- Cash Bond: In this instance, an individual must post with the court, the total amount of the bail in cash. This provides a strong incentive for the defendant to appear in court as scheduled, as non-appearance results in the forfeiture of the cash bond.
- Surety Bond: This process requires a contractual undertaking guaranteed by an insurance company, which has the assets to fully satisfy the amount of the bail bond. The insurance company contracts with the Bail Agent, and the Bail Agent then assures that he will re-pay the bond if the defendant fails to appear on his scheduled court date. Because the Bail Agent has promised his own money, he has a vested interest in ensuring that the defendant will in fact appear in court as scheduled. Bail Agents invest the necessary time and funds required to locate and return an individual who has not honored their commitment to appear in court. It is widely held that Bail Agents have highly effective and efficient methods of ensuring that a defendant is in court as scheduled.
- Property Bond: An individual may secure release from custody by posting a property bond with the court. In this instance, the court records a lien on property, in the amount of the bail. If the defendant subsequently does not appear in court on the scheduled date, the court may initiate the foreclosure process in order to procure the forfeited bail amount.
- Own Recognizance (O.R.): Based on a telephone interview with defendant, the staff member of a pre-trial release program will attempt to determine if individuals in custody will in fact appear in court on their scheduled appearance date, even without the strong motivator of financial forfeiture as an incentive.
- Citation Release: A Citation Release, or "Cite-Out" as it is commonly known, is issued to the defendant by the arresting officer typically right after the individual is arrested. Since the defendant may not actually be placed in custody, the court depends solely on the integrity of arrestee that they will voluntarily appear in court on the scheduled date.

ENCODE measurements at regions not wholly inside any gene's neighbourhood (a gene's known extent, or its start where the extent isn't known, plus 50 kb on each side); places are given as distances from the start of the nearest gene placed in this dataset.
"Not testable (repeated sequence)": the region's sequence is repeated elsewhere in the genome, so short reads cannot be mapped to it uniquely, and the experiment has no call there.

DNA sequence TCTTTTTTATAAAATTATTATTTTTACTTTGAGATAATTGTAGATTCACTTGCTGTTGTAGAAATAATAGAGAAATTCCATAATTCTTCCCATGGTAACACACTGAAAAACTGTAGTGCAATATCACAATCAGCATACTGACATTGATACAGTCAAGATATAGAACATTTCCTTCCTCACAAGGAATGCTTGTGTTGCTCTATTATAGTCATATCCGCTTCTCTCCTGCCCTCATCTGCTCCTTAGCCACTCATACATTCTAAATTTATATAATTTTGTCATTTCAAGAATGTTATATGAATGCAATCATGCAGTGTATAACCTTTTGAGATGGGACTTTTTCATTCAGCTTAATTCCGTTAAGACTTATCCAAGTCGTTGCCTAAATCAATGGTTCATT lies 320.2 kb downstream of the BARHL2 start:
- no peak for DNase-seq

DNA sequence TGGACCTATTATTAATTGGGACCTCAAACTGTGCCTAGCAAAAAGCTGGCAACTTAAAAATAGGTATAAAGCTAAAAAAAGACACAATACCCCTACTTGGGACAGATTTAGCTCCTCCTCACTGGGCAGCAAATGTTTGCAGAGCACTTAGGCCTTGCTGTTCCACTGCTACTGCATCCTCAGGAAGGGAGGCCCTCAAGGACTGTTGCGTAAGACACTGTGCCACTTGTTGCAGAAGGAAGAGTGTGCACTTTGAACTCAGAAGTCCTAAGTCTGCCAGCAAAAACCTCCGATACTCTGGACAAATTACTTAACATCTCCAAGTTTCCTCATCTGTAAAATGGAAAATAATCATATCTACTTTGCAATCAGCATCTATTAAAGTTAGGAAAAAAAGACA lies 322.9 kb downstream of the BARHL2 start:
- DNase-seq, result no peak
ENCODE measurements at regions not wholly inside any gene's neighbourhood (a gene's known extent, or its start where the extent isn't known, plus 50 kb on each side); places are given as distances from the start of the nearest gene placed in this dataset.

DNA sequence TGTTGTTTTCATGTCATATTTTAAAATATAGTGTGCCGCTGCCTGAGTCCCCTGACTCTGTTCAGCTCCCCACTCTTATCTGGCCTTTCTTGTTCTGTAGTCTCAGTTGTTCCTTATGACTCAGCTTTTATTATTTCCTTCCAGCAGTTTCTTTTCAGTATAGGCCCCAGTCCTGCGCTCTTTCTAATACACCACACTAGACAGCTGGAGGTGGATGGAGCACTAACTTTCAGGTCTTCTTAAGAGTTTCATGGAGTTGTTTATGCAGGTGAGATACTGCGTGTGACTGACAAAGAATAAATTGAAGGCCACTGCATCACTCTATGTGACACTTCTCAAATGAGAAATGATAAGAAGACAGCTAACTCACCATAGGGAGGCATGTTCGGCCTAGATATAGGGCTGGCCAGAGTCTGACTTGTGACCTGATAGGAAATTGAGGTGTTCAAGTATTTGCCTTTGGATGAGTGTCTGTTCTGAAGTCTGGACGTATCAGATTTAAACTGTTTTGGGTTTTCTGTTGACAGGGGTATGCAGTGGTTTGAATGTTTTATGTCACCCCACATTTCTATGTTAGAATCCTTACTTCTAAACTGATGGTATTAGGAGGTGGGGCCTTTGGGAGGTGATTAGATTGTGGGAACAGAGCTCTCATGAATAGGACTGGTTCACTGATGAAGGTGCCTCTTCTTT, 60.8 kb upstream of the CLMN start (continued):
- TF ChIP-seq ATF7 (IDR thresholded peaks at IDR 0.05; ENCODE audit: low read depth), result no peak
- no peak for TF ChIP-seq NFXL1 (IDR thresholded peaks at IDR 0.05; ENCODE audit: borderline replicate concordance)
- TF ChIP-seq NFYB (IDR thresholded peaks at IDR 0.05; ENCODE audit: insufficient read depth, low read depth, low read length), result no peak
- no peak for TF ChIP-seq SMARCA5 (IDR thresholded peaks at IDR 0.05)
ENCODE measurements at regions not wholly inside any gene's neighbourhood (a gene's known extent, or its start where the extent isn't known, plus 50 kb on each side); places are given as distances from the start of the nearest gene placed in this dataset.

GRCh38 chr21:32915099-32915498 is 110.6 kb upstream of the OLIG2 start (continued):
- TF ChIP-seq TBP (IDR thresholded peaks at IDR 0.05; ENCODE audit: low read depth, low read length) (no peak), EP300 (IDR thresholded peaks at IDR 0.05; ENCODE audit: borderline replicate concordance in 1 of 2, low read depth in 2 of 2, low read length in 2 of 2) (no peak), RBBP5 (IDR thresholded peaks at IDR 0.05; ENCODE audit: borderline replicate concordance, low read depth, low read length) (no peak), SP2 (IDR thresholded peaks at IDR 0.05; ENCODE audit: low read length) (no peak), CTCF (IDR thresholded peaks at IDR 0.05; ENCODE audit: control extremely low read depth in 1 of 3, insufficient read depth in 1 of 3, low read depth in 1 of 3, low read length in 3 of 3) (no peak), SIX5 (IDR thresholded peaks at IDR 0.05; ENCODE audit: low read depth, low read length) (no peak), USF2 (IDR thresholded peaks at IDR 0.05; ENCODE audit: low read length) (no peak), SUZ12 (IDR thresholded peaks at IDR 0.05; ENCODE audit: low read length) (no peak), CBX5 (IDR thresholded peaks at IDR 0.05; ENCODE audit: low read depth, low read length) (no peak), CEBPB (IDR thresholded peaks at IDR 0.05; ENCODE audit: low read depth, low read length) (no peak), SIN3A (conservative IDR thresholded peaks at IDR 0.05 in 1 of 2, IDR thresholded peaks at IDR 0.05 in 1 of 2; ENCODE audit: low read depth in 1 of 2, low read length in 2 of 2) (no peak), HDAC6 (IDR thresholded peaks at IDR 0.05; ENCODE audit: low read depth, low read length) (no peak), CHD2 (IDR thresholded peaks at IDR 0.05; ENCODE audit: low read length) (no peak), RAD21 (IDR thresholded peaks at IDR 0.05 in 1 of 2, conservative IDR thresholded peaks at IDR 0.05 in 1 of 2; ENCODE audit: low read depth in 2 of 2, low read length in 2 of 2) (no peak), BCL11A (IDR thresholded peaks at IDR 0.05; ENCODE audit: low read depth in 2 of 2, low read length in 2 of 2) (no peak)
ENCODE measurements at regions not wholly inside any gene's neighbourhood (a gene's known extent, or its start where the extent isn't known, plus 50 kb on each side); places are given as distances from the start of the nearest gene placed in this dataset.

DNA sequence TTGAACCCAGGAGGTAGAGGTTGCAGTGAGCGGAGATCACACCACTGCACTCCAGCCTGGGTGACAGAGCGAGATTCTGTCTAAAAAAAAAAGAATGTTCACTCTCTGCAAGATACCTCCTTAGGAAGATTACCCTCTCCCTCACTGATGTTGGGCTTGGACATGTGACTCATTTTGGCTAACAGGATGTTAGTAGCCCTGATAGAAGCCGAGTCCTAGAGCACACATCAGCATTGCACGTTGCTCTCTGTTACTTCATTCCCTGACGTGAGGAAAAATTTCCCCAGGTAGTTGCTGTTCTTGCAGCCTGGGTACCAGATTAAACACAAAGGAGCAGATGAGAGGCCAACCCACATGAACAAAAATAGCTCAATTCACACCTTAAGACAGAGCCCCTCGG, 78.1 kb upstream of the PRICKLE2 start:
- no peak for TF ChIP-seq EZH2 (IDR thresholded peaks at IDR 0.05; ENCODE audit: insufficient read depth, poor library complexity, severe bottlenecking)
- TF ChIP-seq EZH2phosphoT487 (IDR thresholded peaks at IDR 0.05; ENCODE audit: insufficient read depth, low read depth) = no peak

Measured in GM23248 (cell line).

The Bail Agents’ Right to Arrest
Although evolving over several centuries, modern day bail most closely resembles the system initially designed to keep the King's peace in medieval England, which placed responsibility for the defendant on a tithing or even a whole township in order to ensure that the accused would appear before the court.
Applicable Case LawTaylor v. Taintor - Decided by the courts in 1873
"When bail is given, the principal is regarded as delivered to the custody of his sureties. Their dominion is a continuance of the original imprisonment. Whenever they choose to do so, they may seize and deliver him up in their discharge, and if that cannot be done at once, they may imprison him until it can be done. They may exercise their rights in person or by agent. They may pursue him into another state; may arrest him on the Sabbath; and if necessary, may break and enter his house for that purpose. The seizure is not made by virtue of the new process. None is needed. It is likened to the re-arrest, by the Sheriff, of an escaping prisoner" (Emphasis added.)Common Law Right To Arrest
Additionally, modern statues provide Bail Agents with the right to arrest an individual out on a bond. Under the Federal statute declaratory of this right, any accused charged with a criminal offense who is released on a bail bond with sureties may be arrested by the surety, delivered to the US Marshall, and brought before any judge or officer empowered to commit for such offense. At the request of the surety, such judicial officers may re-commit the accused to the custody of the Marshall.